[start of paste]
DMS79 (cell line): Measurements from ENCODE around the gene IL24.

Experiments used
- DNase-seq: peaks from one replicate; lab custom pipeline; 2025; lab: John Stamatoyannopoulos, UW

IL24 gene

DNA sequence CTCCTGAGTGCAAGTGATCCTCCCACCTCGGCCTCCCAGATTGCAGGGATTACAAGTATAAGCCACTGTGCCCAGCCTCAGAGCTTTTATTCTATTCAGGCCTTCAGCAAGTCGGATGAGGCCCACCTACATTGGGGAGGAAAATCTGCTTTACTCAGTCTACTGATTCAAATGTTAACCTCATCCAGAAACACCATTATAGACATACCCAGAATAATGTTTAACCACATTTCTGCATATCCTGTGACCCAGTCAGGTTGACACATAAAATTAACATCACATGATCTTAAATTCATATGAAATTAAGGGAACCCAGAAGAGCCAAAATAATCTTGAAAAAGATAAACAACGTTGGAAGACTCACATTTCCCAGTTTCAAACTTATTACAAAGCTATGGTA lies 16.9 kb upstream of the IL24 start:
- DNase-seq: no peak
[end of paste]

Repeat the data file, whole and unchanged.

DMS79 (cell line): Measurements from ENCODE around the gene IL24.

Experiments used
- DNase-seq: peaks from one replicate; lab custom pipeline; 2025; lab: John Stamatoyannopoulos, UW

IL24 gene

DNA sequence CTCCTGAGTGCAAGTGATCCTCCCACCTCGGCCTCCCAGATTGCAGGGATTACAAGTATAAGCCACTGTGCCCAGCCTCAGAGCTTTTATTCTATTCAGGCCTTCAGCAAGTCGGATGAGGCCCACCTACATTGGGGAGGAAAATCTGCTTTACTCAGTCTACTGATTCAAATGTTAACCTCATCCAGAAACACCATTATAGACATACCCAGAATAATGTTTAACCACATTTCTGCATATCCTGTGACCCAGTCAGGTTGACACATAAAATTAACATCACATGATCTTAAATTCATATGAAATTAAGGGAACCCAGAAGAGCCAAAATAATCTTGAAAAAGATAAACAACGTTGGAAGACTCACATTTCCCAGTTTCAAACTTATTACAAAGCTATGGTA lies 16.9 kb upstream of the IL24 start:
- DNase-seq: no peak